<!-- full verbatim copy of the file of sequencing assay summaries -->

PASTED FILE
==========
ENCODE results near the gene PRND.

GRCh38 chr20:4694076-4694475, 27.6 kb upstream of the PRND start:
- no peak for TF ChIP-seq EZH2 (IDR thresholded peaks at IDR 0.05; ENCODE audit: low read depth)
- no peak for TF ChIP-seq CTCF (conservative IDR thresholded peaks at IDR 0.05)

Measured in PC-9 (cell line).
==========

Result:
ENCODE results near the gene PRND.

GRCh38 chr20:4694076-4694475, 27.6 kb upstream of the PRND start:
- no peak for TF ChIP-seq EZH2 (IDR thresholded peaks at IDR 0.05; ENCODE audit: low read depth)
- no peak for TF ChIP-seq CTCF (conservative IDR thresholded peaks at IDR 0.05)

Measured in PC-9 (cell line).